My Latest FaithWriters Piece

The prompt for this piece was “see”.  I’ve struggled lately to find time to write for Faith Writers and realized that it’s been a while since I’ve shared any of my pieces. I hope you like this one. 

The Mirror

(formerly titled “What Do You See”)

Beads of cold sweat poured down Jason’s face as he choked back tears. “I will not cry,” he told himself. 

Strong fingers gripped the back of his neck, shoving his face against the mirror. “What do you see?” screamed his father.

Jason knew better than to answer. “Worthless! That’s what I see! Did you hear me? You’re worthless!” One last smack of his face against the mirror, and Jason slid to the floor, blood dripping from his nose.

“I’m leaving, and when I get back, you better be gone boy,” his father’s breath filled his nostrils with the smell of old beer. 

Jason was used to the drunken rages, but this time something was different. As his father’s jeep pealed out of the driveway, he went into action, shoving his only other shirt and jeans in a plastic bag. Slipping out the door, his feet pounded the ground in a steady rhythm, putting endless space between him and Stoneridge Park.


 The officer walked into the room. “Store manager here said you stole this beef jerky son.”

“I’m not your son!” defied Jason.

“What’s your name?” asked the officer.


“Okay Jason. Why did you take the jerky?”

Jason stared at the officer, curling his lip in anger, and crossing his arms firmly against his chest.

“What’s your last name Jason?”

No answer.

“Okay,” he paused. “Can you tell me where you live or give me your phone number?”

“I live here and there, and I ain’t got no phone.”

“Where are your mother and father?”

“Mom died and I have no father.”

“Surely you have a grown-up who takes care of you.”


“How old are you?”


Turning to the store manager he asked, “May I use your phone?”

“No problem,” said the manager.

The officer quickly dialed. Jason could hear the phone ringing on the other side. Someone answered on the third ring, but he couldn’t make out what they were saying.

“I need to speak to Letty please.” 

Jason could hear elevator music flowing from the phone as the officer waited for Letty.

“Yes, Letty. This is Officer Perry. I need you to find a placement for a ten year old boy.”

“We’re proud of you Jason,” said Mr. Forsythe. “You’ve come a long way. An MBA is nothing to sneeze at.”

“Thanks Dad,” said Jason. “I owe it all to you.”

“No Son, we just obeyed God and took you in. A college degree, now that’s your doing.”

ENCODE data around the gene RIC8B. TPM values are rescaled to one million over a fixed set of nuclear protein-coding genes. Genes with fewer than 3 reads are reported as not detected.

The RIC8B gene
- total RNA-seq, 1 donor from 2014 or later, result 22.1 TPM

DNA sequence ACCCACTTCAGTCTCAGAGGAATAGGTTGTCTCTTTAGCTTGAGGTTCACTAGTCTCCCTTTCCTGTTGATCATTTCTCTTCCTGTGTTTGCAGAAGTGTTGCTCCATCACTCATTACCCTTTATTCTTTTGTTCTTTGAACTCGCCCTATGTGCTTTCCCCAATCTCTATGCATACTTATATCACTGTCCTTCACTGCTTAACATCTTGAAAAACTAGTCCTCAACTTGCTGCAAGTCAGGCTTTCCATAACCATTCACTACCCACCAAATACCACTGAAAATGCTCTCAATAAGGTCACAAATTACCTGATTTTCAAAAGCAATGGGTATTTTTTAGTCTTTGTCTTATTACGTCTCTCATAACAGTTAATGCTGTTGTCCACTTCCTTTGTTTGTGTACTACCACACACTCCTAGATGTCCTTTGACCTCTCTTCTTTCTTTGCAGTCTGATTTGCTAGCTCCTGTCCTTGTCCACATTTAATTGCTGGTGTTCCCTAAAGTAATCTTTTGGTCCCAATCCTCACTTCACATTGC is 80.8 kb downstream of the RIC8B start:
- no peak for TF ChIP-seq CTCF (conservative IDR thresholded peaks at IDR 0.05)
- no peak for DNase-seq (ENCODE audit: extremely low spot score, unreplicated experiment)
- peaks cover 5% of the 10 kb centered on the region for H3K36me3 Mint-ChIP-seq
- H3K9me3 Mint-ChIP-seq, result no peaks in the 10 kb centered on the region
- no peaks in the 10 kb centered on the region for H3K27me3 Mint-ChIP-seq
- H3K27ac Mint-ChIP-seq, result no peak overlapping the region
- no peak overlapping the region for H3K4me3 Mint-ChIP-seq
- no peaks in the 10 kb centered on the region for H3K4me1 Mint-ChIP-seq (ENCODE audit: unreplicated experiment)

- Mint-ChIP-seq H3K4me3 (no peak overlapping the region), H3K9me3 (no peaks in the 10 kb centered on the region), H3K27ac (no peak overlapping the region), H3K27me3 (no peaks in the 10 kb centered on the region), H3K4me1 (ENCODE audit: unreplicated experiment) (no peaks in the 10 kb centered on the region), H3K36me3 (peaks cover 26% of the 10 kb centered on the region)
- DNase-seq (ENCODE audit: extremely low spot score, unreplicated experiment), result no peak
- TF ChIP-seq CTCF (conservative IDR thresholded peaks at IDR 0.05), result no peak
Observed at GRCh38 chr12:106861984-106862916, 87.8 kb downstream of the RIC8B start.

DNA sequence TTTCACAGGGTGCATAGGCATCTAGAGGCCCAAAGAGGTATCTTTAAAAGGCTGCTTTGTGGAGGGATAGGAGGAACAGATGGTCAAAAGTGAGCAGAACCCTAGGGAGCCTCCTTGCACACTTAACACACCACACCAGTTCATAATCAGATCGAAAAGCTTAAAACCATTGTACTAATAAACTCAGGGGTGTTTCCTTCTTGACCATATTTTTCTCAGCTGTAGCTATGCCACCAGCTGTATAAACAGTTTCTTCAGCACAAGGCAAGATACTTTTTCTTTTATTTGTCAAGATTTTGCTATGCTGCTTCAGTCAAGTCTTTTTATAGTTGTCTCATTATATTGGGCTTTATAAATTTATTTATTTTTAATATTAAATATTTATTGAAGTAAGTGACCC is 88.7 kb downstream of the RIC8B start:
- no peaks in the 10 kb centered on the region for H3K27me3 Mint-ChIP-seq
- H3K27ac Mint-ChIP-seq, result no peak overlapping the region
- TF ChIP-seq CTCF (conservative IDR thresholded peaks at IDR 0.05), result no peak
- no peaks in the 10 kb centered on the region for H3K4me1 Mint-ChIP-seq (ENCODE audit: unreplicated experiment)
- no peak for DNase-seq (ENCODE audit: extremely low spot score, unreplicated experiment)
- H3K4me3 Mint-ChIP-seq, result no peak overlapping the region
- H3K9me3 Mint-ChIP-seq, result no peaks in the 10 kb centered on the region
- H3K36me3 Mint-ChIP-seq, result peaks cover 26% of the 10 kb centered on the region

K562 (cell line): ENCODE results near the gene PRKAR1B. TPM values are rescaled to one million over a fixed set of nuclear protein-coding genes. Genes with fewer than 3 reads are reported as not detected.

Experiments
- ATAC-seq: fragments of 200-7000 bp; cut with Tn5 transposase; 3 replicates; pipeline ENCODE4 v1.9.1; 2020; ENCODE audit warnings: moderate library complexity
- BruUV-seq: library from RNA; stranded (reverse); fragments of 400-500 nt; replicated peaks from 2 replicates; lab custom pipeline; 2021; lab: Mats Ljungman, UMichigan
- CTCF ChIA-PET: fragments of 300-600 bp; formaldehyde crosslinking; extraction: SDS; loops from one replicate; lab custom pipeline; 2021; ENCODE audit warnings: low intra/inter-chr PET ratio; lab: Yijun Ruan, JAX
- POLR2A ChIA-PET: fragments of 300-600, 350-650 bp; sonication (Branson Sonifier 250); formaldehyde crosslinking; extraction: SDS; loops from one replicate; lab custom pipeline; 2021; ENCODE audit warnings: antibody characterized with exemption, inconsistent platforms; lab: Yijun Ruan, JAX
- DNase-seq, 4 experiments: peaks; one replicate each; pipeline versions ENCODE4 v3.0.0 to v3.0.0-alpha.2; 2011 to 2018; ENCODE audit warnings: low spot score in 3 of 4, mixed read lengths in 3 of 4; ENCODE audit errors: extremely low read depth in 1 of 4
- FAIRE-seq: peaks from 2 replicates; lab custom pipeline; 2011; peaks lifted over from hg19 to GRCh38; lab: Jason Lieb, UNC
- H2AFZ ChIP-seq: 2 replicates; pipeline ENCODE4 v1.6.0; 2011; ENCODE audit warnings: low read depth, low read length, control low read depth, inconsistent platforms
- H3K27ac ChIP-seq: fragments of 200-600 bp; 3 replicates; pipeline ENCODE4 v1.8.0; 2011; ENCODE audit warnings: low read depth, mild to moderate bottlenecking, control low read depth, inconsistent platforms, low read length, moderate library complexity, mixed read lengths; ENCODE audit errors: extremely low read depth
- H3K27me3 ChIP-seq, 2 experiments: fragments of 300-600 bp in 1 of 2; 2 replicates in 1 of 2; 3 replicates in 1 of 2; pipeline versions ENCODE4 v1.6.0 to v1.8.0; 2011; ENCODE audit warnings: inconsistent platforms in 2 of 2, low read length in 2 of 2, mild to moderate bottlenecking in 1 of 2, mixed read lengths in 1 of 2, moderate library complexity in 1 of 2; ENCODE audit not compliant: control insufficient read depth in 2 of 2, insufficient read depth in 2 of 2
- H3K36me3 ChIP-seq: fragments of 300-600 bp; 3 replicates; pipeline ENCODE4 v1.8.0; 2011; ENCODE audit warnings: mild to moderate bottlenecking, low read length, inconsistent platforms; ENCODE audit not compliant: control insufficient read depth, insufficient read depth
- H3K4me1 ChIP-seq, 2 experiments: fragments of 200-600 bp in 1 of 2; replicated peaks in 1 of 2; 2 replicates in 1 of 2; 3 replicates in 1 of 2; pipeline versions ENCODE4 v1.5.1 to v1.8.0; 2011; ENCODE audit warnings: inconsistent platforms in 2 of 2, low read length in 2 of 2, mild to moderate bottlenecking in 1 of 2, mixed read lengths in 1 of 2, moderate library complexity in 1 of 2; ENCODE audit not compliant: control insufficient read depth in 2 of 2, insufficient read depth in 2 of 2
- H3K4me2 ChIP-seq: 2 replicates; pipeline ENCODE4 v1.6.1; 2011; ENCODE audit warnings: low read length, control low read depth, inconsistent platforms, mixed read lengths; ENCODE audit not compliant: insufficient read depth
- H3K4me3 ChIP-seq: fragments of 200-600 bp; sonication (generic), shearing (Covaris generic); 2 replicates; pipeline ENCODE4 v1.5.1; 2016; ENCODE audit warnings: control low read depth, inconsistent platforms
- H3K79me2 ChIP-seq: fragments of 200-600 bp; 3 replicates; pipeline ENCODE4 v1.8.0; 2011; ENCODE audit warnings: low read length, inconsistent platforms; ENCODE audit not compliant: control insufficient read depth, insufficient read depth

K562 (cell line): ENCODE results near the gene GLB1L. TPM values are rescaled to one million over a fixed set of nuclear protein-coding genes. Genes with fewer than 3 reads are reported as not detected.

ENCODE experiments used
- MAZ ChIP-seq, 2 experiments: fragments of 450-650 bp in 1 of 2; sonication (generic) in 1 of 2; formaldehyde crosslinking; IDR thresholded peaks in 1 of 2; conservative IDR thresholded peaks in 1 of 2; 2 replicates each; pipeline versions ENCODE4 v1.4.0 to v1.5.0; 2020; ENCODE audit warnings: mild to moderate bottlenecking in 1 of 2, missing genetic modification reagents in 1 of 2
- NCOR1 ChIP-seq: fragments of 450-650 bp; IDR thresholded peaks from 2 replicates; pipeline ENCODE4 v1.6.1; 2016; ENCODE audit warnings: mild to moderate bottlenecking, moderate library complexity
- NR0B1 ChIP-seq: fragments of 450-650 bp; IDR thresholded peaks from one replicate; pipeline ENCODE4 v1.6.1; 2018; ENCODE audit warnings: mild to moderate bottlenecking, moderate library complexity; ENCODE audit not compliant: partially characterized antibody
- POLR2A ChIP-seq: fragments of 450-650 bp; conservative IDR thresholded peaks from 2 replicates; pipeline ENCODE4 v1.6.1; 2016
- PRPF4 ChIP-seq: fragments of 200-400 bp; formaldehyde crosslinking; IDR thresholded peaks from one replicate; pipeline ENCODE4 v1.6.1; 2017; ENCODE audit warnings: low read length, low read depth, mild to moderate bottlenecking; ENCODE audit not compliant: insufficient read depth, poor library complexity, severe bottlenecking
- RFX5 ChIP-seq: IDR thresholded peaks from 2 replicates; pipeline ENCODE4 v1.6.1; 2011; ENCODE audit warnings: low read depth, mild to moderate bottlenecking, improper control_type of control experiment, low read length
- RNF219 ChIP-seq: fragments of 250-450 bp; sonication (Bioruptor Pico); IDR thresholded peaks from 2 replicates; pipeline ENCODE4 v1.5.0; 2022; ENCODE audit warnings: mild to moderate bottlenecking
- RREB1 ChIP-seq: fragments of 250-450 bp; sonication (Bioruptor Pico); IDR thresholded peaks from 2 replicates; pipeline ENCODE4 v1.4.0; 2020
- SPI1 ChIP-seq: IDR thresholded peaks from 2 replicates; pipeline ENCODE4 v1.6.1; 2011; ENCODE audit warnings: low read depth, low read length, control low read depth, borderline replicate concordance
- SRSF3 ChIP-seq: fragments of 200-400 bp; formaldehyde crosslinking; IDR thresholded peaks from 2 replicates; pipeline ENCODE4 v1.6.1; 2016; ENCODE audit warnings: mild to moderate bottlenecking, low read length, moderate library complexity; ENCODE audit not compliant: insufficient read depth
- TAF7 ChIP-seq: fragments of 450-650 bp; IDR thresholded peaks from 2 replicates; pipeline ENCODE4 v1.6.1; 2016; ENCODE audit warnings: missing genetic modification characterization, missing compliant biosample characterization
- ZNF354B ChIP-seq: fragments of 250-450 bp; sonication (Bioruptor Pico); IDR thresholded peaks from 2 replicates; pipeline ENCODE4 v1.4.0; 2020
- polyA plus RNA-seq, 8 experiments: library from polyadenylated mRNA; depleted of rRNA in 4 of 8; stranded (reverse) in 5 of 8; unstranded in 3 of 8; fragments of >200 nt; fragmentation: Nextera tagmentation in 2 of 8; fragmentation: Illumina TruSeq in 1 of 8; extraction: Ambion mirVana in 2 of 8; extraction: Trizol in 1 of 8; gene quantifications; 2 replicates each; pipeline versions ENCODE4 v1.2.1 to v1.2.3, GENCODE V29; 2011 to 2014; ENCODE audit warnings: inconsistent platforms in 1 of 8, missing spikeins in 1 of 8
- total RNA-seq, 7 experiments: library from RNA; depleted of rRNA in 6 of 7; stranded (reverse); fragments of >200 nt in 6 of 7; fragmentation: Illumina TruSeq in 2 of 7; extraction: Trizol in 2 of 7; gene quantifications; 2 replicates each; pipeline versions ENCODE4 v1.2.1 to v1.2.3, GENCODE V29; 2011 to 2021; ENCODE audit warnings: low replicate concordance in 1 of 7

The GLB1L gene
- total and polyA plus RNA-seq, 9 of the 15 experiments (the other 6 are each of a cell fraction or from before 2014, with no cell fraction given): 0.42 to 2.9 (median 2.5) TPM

Jason wrapped his arms around his father’s neck. “Go with God Jason.”

“I’ll do my best Dad.”


“Do you know where this house is?” asked Jason.

“No,” said Ellie. “The realtor just said it was perfect for our first home. Three bedrooms and fenced in backyard. Isn’t this fun?”

“Not exactly,” he said.

“Come on,” she giggled. “It’s an adventure.”

Jason was intent in following the realtor and didn’t notice the Stoneridge Park sign to his left. They pulled up next to a pale blue house. “This place looks familiar,” he said.

“Really?” questioned Ellie.

“Yeah, but I can’t place it,” he said.

“Good afternoon Mr. Forsythe. Mark Guthridge. Guthridge Realty.”

“Call me Jason,” said Jason shaking his hand. “This is my wife Ellie.”

“Well, let’s get started shall we?” suggested Mr. Guthridge. “This home is 1500 square feet and has a fully fenced backyard. There are three bedrooms, two baths, and an indoor laundry room.”

He held open the front door as Jason and Ellie stepped inside. “Oh look!” squealed Ellie. “A fireplace.”

Jason caught his breath as painful memories surged through his mind. Determined not to crush Ellie’s sense of adventure he pasted on a smile and gave her hand a squeeze. They continued the tour, Ellie and Mr. Guthridge seeing the perfect fit while Jason confronted demons from his past. They entered the master bedroom when Mr. Guthridge’s phone rang.

“If you folks’ll excuse me, I need to take this call,” he said.

“No problem,” said Ellie. “We’ll keep looking.”

Jason stepped into the master bathroom and gazed intently into the mirror. Ellie stepped behind him, wrapping her arms around his middle. She moved to kiss his cheek, but stopped short. “What’s wrong?” she asked.

“Tell me,” he said. “When you look in this mirror, what do you see?”

Looking in the mirror she said, “I see strength, courage, and tenacity. I see a man I’m proud to call my husband.”

Fresh tears clouded Jason’s eyes. “Thank you,” he said as he sank to the floor and wept.


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